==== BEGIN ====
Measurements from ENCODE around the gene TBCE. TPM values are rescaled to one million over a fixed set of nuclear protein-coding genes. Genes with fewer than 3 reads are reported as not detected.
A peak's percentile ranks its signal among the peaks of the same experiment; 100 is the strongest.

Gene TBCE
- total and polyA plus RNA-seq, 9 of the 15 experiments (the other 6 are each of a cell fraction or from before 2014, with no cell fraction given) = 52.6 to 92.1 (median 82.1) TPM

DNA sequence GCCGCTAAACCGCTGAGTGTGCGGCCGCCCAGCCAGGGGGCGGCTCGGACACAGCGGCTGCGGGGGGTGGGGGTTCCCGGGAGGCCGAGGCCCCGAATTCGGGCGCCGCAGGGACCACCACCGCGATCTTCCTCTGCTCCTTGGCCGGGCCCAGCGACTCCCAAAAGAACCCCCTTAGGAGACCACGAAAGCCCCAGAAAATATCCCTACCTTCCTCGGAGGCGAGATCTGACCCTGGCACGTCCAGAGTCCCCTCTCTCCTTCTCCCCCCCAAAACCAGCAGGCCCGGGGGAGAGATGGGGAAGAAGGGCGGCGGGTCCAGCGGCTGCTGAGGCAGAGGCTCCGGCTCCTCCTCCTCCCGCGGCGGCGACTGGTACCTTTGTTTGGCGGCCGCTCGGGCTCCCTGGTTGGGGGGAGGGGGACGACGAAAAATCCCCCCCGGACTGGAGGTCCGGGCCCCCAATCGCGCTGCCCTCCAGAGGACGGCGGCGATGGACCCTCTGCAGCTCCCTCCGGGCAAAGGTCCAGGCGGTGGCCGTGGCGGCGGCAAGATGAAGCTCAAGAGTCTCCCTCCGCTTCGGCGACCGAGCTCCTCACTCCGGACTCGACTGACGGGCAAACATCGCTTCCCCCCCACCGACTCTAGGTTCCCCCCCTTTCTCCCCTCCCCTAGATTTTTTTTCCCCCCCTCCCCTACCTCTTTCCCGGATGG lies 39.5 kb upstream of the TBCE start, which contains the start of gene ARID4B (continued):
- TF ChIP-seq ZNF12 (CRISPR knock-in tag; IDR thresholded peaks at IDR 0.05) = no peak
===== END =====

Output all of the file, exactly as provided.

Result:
Measurements from ENCODE around the gene TBCE. TPM values are rescaled to one million over a fixed set of nuclear protein-coding genes. Genes with fewer than 3 reads are reported as not detected.
A peak's percentile ranks its signal among the peaks of the same experiment; 100 is the strongest.

Gene TBCE
- total and polyA plus RNA-seq, 9 of the 15 experiments (the other 6 are each of a cell fraction or from before 2014, with no cell fraction given) = 52.6 to 92.1 (median 82.1) TPM

DNA sequence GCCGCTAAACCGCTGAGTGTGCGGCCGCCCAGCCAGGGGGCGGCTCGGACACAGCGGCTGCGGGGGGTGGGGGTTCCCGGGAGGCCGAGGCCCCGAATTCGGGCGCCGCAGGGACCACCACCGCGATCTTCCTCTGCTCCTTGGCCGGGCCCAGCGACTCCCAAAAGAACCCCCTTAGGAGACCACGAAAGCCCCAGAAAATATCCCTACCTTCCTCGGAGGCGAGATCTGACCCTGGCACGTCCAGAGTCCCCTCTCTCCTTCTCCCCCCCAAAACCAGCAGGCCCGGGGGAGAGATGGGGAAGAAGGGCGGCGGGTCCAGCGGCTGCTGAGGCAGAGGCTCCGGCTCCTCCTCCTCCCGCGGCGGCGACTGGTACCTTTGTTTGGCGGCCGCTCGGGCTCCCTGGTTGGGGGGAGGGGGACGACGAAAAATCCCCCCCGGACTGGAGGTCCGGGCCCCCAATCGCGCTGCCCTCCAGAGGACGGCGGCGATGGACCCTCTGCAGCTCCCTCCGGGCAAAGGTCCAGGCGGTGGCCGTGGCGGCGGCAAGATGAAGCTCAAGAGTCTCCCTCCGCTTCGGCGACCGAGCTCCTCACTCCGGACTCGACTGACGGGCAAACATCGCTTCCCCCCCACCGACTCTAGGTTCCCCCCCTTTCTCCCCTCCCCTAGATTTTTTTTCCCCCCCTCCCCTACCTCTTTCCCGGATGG lies 39.5 kb upstream of the TBCE start, which contains the start of gene ARID4B (continued):
- TF ChIP-seq ZNF12 (CRISPR knock-in tag; IDR thresholded peaks at IDR 0.05) = no peak